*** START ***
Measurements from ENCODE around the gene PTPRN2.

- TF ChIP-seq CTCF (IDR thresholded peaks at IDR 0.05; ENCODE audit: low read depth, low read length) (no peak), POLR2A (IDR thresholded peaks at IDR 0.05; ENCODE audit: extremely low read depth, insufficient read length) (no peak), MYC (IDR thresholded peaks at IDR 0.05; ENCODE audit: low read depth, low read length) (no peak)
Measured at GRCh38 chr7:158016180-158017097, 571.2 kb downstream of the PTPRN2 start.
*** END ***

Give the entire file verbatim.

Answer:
Measurements from ENCODE around the gene PTPRN2.

- TF ChIP-seq CTCF (IDR thresholded peaks at IDR 0.05; ENCODE audit: low read depth, low read length) (no peak), POLR2A (IDR thresholded peaks at IDR 0.05; ENCODE audit: extremely low read depth, insufficient read length) (no peak), MYC (IDR thresholded peaks at IDR 0.05; ENCODE audit: low read depth, low read length) (no peak)
Measured at GRCh38 chr7:158016180-158017097, 571.2 kb downstream of the PTPRN2 start.